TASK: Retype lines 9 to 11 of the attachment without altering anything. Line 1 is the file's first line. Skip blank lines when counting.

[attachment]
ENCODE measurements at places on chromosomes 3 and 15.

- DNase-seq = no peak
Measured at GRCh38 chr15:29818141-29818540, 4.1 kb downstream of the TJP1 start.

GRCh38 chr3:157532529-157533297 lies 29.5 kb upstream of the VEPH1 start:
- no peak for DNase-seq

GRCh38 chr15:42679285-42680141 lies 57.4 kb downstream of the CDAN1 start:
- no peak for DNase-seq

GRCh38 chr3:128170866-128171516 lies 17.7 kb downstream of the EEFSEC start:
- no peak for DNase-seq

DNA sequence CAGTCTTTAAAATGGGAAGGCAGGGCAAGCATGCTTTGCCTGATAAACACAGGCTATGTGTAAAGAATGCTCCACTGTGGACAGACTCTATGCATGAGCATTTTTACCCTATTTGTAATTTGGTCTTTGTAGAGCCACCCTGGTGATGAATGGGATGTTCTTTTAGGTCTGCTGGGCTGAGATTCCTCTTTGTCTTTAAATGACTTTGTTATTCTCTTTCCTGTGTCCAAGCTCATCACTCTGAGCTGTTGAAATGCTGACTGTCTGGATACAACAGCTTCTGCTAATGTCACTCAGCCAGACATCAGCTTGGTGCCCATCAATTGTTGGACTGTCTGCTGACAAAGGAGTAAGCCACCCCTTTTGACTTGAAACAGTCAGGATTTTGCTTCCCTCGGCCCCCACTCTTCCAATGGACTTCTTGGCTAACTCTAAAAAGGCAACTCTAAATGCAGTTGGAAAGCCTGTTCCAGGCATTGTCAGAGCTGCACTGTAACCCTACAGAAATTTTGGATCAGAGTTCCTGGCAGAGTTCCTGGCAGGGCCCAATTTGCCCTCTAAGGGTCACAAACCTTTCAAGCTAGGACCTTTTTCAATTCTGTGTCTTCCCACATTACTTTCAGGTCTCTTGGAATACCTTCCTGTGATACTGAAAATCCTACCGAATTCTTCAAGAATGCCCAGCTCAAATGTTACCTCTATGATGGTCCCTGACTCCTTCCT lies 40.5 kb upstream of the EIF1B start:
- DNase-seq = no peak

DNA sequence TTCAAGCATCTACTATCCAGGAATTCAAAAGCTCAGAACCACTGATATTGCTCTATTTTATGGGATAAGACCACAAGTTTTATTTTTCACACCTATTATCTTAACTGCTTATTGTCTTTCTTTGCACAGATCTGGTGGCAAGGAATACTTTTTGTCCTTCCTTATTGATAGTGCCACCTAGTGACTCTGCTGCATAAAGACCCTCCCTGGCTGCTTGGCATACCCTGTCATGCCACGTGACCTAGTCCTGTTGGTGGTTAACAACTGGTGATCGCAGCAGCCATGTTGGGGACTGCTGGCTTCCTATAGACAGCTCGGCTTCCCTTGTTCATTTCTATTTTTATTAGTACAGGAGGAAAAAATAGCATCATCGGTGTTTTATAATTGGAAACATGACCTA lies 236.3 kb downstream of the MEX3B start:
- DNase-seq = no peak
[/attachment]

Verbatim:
- no peak for DNase-seq

DNA sequence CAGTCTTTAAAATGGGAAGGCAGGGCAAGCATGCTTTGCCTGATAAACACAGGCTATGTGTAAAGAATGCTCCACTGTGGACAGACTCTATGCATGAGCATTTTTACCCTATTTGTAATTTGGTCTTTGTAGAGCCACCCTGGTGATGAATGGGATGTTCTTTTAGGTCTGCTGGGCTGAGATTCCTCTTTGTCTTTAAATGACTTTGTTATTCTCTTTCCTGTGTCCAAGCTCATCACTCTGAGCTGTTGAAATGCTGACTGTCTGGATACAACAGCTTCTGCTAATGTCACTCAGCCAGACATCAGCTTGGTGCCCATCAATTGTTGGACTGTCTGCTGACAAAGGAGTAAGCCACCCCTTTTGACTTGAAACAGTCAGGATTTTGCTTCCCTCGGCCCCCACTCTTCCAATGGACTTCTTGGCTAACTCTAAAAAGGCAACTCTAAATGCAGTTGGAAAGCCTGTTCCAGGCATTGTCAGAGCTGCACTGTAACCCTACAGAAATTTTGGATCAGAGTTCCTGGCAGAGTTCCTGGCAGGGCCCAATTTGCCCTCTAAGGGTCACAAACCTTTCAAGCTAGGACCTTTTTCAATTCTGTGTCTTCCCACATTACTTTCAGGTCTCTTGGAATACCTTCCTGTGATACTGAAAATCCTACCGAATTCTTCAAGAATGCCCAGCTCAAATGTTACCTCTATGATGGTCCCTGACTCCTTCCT lies 40.5 kb upstream of the EIF1B start:
- DNase-seq = no peak